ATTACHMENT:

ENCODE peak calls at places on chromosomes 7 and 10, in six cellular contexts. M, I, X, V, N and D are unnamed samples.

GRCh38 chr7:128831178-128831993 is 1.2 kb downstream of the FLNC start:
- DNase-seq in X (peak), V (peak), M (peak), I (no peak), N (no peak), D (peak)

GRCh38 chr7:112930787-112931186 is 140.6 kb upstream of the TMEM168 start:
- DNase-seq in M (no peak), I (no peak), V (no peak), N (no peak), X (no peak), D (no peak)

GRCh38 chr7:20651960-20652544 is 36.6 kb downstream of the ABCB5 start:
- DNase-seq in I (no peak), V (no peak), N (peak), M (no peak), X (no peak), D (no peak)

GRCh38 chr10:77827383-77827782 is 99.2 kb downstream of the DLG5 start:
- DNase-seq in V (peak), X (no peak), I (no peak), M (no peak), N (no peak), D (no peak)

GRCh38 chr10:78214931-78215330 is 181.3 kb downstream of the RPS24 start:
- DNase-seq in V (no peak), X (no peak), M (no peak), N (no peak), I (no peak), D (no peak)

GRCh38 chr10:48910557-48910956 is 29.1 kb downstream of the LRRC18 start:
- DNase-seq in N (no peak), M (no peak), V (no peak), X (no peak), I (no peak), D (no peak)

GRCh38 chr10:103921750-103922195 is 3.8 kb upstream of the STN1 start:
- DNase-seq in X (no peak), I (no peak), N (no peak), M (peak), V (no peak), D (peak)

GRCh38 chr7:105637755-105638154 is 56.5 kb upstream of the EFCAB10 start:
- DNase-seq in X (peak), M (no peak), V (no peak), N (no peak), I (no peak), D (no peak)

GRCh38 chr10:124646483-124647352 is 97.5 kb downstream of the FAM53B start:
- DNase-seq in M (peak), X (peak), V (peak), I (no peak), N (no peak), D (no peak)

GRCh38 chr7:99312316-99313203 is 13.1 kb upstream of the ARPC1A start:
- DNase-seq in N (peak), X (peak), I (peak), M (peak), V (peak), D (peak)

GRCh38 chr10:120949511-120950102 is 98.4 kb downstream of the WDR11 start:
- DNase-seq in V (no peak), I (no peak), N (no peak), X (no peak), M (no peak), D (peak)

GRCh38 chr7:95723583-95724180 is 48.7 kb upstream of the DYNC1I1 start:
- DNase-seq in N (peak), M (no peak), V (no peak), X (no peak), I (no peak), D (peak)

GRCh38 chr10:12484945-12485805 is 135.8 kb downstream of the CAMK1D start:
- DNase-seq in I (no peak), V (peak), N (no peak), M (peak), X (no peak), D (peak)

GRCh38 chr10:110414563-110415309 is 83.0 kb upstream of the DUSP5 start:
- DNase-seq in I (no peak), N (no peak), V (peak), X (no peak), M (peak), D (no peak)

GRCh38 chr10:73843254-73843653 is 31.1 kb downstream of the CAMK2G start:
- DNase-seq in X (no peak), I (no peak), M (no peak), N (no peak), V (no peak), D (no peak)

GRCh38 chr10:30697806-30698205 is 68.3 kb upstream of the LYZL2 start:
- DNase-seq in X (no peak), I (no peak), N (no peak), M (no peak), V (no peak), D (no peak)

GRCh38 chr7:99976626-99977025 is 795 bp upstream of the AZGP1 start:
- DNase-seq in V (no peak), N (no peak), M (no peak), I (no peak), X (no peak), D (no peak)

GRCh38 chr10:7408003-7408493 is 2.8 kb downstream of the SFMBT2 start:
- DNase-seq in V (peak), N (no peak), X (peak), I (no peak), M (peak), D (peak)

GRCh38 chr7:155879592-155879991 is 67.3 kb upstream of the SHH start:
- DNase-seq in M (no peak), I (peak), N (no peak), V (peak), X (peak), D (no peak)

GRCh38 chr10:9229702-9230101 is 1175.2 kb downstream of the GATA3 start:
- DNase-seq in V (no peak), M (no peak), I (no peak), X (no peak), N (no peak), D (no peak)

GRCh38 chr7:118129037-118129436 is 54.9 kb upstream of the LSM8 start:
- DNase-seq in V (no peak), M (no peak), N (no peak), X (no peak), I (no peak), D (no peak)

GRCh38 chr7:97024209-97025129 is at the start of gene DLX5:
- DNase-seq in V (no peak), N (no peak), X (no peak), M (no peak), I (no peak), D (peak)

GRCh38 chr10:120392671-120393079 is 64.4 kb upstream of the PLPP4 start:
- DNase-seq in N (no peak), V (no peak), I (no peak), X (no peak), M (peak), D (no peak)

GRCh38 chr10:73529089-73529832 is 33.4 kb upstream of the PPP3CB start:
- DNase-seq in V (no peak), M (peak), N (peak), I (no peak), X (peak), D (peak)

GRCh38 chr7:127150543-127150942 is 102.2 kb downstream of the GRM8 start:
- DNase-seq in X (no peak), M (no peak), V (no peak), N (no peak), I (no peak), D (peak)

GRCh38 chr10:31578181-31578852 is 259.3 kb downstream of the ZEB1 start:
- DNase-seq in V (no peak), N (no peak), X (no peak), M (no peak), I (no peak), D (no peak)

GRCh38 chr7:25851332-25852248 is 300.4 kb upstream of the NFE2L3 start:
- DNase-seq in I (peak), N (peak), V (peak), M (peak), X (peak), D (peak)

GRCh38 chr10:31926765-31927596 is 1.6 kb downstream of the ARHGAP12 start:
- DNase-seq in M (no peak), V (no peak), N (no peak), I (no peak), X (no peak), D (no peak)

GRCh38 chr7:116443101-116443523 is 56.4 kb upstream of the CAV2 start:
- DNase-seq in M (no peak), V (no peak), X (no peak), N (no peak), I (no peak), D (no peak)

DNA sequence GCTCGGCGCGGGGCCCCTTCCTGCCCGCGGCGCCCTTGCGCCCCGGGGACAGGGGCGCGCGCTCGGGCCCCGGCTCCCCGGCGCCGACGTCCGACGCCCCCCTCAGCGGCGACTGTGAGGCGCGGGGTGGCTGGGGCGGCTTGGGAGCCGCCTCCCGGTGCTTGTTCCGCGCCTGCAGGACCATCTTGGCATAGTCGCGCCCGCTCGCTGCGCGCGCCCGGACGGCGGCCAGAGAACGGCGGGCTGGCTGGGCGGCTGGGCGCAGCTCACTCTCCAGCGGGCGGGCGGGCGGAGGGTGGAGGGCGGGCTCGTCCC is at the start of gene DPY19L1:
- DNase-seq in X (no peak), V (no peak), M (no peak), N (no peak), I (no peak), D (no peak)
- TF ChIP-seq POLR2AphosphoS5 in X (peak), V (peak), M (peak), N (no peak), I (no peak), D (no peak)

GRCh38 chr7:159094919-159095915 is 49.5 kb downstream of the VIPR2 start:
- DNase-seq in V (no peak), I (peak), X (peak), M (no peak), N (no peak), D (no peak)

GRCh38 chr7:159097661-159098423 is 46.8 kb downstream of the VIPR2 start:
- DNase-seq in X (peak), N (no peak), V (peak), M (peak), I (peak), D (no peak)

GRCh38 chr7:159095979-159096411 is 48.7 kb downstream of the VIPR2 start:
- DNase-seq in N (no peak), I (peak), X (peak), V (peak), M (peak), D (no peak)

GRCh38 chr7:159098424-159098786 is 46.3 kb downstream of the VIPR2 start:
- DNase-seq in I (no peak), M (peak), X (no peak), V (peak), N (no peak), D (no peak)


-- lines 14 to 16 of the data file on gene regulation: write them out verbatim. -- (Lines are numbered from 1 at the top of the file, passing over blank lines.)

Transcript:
GRCh38 chr10:103921750-103922195 is 3.8 kb upstream of the STN1 start:
- DNase-seq in X (no peak), I (no peak), N (no peak), M (peak), V (no peak), D (peak)

GRCh38 chr7:105637755-105638154 is 56.5 kb upstream of the EFCAB10 start: